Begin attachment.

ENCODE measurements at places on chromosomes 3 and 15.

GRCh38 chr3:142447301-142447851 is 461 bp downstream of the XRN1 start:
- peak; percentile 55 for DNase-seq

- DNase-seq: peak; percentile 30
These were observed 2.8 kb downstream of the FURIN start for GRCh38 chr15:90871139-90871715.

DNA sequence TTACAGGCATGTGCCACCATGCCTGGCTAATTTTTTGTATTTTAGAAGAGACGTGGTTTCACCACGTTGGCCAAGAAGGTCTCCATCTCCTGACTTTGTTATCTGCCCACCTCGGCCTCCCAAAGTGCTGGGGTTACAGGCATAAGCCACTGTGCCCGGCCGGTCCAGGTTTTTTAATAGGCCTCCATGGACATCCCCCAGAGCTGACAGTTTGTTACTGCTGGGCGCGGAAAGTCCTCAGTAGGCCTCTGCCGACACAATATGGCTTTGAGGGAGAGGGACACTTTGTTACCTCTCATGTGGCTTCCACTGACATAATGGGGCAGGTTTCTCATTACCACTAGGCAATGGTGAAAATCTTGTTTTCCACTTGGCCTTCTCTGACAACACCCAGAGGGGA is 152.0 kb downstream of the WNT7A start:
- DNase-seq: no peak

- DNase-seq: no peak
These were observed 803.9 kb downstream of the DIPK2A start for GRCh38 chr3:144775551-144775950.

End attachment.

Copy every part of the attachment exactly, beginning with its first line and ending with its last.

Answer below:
ENCODE measurements at places on chromosomes 3 and 15.

GRCh38 chr3:142447301-142447851 is 461 bp downstream of the XRN1 start:
- peak; percentile 55 for DNase-seq

- DNase-seq: peak; percentile 30
These were observed 2.8 kb downstream of the FURIN start for GRCh38 chr15:90871139-90871715.

DNA sequence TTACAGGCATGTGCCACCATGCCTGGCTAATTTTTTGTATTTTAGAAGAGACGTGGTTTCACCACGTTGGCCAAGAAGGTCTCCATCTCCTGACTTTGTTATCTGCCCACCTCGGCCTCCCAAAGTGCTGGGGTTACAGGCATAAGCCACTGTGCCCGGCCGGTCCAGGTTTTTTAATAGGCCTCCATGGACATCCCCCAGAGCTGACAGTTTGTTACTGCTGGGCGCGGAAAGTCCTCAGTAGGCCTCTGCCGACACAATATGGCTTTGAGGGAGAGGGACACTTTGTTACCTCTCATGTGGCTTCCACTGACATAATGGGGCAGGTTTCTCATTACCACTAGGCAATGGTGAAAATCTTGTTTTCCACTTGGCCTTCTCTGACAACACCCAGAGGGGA is 152.0 kb downstream of the WNT7A start:
- DNase-seq: no peak

- DNase-seq: no peak
These were observed 803.9 kb downstream of the DIPK2A start for GRCh38 chr3:144775551-144775950.